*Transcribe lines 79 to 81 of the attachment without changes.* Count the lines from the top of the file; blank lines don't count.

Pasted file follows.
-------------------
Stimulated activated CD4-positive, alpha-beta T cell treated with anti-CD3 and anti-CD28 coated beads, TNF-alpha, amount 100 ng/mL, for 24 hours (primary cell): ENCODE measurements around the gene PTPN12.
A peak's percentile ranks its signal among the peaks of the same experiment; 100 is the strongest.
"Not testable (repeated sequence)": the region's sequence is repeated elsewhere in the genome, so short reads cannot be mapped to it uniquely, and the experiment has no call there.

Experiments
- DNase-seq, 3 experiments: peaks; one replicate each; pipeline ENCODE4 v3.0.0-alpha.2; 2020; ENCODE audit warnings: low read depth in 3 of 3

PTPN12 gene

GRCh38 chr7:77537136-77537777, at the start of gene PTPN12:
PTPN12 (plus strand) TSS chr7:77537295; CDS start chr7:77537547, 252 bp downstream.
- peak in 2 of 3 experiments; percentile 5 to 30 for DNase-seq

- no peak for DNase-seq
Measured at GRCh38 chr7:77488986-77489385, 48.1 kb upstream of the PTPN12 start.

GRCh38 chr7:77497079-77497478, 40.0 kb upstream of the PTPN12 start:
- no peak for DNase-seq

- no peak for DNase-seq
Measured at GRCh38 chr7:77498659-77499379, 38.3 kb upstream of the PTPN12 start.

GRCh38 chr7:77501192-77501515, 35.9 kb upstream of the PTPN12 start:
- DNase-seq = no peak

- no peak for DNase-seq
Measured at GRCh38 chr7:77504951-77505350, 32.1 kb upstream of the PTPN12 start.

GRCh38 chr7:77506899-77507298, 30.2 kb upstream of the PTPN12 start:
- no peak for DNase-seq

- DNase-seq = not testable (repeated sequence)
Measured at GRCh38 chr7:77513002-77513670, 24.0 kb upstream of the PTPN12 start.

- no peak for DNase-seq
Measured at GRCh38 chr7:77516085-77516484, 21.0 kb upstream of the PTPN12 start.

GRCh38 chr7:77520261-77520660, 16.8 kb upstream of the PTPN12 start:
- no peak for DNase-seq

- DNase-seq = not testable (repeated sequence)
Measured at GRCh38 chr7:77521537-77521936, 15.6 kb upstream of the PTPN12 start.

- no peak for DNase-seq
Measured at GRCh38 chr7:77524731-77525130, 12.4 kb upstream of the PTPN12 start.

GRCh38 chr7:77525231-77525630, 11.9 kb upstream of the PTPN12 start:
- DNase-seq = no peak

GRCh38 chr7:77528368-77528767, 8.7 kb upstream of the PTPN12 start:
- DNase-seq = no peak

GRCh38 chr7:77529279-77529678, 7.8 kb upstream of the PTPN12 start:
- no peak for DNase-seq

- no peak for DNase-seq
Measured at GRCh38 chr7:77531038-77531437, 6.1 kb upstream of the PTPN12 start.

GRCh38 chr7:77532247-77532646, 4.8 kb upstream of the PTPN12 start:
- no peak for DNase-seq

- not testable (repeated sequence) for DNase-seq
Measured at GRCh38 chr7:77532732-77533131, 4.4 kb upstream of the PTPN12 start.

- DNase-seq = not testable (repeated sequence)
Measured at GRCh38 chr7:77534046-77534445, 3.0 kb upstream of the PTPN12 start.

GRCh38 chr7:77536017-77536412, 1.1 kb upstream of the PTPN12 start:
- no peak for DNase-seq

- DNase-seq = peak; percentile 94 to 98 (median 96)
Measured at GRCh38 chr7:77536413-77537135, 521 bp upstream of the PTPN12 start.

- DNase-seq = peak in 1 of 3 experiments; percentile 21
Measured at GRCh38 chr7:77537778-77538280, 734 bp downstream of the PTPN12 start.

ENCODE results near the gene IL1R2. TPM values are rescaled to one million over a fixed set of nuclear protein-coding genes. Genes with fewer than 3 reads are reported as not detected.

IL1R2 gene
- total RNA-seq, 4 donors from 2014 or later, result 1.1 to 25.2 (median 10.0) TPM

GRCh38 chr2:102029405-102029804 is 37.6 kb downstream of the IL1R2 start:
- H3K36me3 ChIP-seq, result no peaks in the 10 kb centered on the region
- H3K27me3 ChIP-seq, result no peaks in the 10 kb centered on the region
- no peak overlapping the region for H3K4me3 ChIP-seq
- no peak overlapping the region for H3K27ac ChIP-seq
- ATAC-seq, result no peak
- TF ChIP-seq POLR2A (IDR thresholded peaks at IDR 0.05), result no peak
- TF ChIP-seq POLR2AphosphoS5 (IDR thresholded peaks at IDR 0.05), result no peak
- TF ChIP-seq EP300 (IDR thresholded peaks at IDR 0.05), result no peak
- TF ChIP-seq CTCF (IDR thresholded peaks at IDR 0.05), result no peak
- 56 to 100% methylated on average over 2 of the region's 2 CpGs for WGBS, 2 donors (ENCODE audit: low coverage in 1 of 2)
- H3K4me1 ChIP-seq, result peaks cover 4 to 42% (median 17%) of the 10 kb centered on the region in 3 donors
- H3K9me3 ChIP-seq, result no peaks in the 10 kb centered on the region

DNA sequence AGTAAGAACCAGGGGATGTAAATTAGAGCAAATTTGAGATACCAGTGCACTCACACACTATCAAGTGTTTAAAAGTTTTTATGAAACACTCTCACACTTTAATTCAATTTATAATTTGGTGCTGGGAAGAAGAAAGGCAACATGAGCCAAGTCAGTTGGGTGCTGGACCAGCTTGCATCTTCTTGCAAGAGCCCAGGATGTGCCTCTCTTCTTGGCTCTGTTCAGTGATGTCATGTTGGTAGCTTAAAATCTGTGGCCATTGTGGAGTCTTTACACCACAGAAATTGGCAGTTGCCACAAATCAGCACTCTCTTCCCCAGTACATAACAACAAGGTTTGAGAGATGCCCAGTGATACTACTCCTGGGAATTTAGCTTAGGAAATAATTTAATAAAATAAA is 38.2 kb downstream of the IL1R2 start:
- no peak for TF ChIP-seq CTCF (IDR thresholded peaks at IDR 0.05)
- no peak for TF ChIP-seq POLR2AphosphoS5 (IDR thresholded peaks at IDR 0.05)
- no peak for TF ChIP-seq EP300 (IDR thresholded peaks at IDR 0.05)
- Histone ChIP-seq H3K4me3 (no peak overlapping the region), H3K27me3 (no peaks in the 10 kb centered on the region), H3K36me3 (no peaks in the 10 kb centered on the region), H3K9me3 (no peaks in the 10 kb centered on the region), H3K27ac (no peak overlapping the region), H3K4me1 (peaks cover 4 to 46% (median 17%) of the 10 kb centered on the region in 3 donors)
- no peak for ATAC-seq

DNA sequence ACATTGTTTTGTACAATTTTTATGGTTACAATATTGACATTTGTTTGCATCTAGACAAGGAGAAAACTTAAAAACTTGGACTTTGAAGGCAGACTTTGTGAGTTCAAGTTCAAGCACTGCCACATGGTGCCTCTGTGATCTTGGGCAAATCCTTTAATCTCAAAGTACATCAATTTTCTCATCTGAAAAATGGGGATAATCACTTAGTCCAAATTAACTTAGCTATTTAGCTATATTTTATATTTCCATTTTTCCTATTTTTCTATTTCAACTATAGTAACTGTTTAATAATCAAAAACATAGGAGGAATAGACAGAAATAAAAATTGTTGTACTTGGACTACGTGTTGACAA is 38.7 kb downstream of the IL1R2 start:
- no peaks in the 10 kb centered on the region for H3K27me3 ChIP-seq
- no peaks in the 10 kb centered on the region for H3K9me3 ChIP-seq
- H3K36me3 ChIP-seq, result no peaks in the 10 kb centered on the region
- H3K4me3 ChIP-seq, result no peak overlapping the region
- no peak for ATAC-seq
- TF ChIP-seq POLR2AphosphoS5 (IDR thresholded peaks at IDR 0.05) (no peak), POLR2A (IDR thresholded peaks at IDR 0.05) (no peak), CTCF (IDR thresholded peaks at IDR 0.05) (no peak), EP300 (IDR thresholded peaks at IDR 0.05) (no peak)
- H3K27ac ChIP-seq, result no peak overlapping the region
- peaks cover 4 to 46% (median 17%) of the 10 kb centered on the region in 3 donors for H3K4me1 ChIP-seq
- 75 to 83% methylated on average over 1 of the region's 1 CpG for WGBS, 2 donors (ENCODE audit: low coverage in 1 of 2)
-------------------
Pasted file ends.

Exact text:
- no peak for ATAC-seq
- TF ChIP-seq POLR2AphosphoS5 (IDR thresholded peaks at IDR 0.05) (no peak), POLR2A (IDR thresholded peaks at IDR 0.05) (no peak), CTCF (IDR thresholded peaks at IDR 0.05) (no peak), EP300 (IDR thresholded peaks at IDR 0.05) (no peak)
- H3K27ac ChIP-seq, result no peak overlapping the region